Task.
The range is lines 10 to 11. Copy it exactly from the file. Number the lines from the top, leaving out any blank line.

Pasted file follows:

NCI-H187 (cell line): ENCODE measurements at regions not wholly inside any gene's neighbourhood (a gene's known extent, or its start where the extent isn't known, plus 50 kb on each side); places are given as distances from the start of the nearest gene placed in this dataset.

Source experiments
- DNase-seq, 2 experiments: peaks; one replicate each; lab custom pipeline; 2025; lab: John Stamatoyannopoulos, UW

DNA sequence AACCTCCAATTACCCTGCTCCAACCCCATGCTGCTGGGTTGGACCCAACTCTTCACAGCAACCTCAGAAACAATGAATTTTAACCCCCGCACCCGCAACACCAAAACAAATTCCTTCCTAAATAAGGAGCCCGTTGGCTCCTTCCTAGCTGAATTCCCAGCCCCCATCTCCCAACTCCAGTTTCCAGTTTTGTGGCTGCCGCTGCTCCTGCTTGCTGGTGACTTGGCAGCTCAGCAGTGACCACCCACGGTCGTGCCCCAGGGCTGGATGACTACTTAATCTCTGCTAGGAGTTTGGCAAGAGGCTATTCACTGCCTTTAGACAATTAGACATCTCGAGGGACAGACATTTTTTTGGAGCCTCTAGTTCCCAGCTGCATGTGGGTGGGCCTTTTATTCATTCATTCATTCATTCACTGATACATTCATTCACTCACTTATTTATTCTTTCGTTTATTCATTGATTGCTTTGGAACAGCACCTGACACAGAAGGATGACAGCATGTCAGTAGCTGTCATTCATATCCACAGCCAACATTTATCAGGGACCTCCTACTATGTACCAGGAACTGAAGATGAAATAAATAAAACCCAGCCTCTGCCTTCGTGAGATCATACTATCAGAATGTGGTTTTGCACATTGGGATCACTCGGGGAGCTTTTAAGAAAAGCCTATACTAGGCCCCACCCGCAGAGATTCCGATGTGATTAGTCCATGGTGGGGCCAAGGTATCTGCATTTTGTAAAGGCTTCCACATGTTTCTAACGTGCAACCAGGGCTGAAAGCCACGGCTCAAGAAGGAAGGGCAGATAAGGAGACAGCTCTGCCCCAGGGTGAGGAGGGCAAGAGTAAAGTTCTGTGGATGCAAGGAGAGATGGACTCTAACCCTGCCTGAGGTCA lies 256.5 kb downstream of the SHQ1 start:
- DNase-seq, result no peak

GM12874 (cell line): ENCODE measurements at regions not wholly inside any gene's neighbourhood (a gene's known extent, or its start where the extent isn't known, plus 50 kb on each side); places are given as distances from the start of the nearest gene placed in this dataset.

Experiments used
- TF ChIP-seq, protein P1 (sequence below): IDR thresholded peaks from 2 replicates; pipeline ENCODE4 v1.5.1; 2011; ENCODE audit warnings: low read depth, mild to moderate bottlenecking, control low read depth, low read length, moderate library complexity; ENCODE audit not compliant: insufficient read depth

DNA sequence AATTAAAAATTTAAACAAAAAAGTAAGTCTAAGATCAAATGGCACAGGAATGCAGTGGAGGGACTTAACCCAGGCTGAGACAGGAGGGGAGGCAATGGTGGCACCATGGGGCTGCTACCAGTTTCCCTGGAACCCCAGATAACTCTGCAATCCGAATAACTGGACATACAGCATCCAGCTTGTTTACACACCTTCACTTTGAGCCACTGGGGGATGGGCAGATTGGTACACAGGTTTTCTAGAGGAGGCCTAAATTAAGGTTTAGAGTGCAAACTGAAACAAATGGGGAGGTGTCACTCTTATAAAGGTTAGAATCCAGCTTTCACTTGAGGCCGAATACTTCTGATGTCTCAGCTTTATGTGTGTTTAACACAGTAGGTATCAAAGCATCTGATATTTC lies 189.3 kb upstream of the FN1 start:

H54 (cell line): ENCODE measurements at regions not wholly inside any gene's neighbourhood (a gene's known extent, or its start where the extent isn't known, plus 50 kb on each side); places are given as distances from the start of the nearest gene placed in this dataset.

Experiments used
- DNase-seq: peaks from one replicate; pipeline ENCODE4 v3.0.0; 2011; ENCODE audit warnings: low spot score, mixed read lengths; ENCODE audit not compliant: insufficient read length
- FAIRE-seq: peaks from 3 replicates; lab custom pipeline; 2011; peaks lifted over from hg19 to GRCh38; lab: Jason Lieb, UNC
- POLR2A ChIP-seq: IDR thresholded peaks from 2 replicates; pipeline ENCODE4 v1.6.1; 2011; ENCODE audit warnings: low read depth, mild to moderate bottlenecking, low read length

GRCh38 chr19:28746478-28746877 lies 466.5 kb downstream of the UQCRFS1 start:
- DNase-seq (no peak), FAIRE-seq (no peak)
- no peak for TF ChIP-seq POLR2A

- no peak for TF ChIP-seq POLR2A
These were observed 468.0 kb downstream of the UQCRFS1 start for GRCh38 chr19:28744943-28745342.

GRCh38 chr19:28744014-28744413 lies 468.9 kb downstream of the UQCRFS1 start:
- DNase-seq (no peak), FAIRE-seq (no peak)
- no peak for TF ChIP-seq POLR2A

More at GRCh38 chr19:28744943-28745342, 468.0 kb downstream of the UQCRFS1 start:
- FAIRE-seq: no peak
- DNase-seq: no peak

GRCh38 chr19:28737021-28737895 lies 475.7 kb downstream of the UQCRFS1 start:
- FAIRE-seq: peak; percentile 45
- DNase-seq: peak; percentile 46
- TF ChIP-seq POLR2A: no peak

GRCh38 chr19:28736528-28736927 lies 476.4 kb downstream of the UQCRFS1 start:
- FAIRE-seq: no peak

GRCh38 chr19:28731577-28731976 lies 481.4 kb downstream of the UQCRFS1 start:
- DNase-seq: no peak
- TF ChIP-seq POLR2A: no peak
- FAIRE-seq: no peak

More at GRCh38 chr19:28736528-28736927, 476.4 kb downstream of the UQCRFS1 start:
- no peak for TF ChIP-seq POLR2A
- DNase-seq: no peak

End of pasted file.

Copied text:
H54 (cell line): ENCODE measurements at regions not wholly inside any gene's neighbourhood (a gene's known extent, or its start where the extent isn't known, plus 50 kb on each side); places are given as distances from the start of the nearest gene placed in this dataset.

Experiments used